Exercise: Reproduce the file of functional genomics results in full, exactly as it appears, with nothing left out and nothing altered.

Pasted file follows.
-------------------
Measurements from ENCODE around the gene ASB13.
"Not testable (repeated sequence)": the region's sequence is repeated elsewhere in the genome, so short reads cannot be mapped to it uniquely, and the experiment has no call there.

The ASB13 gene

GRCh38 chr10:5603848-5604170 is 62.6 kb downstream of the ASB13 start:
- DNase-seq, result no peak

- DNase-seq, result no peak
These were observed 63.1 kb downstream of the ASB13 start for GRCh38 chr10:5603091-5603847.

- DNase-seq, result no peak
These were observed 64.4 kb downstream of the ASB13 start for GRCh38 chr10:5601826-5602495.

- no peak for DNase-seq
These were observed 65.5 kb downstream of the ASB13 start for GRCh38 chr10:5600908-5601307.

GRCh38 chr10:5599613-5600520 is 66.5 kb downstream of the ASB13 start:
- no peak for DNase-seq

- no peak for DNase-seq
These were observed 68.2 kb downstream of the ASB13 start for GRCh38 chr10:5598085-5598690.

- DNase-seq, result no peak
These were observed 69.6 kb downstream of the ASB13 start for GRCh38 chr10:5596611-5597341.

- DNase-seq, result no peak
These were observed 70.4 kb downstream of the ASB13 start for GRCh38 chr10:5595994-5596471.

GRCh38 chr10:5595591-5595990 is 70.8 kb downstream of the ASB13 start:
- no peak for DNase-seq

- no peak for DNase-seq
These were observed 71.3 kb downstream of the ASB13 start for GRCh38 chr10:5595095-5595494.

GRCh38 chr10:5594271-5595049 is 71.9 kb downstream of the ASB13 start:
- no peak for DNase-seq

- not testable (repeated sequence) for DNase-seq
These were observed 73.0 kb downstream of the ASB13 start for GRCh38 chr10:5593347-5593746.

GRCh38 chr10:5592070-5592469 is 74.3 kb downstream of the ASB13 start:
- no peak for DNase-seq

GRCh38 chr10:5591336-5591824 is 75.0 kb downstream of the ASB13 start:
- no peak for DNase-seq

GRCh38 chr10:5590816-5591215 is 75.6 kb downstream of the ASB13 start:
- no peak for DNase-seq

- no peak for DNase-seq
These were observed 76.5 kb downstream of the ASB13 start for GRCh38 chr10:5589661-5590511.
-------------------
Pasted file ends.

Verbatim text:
Measurements from ENCODE around the gene ASB13.
"Not testable (repeated sequence)": the region's sequence is repeated elsewhere in the genome, so short reads cannot be mapped to it uniquely, and the experiment has no call there.

The ASB13 gene

GRCh38 chr10:5603848-5604170 is 62.6 kb downstream of the ASB13 start:
- DNase-seq, result no peak

- DNase-seq, result no peak
These were observed 63.1 kb downstream of the ASB13 start for GRCh38 chr10:5603091-5603847.

- DNase-seq, result no peak
These were observed 64.4 kb downstream of the ASB13 start for GRCh38 chr10:5601826-5602495.

- no peak for DNase-seq
These were observed 65.5 kb downstream of the ASB13 start for GRCh38 chr10:5600908-5601307.

GRCh38 chr10:5599613-5600520 is 66.5 kb downstream of the ASB13 start:
- no peak for DNase-seq

- no peak for DNase-seq
These were observed 68.2 kb downstream of the ASB13 start for GRCh38 chr10:5598085-5598690.

- DNase-seq, result no peak
These were observed 69.6 kb downstream of the ASB13 start for GRCh38 chr10:5596611-5597341.

- DNase-seq, result no peak
These were observed 70.4 kb downstream of the ASB13 start for GRCh38 chr10:5595994-5596471.

GRCh38 chr10:5595591-5595990 is 70.8 kb downstream of the ASB13 start:
- no peak for DNase-seq

- no peak for DNase-seq
These were observed 71.3 kb downstream of the ASB13 start for GRCh38 chr10:5595095-5595494.

GRCh38 chr10:5594271-5595049 is 71.9 kb downstream of the ASB13 start:
- no peak for DNase-seq

- not testable (repeated sequence) for DNase-seq
These were observed 73.0 kb downstream of the ASB13 start for GRCh38 chr10:5593347-5593746.

GRCh38 chr10:5592070-5592469 is 74.3 kb downstream of the ASB13 start:
- no peak for DNase-seq

GRCh38 chr10:5591336-5591824 is 75.0 kb downstream of the ASB13 start:
- no peak for DNase-seq

GRCh38 chr10:5590816-5591215 is 75.6 kb downstream of the ASB13 start:
- no peak for DNase-seq

- no peak for DNase-seq
These were observed 76.5 kb downstream of the ASB13 start for GRCh38 chr10:5589661-5590511.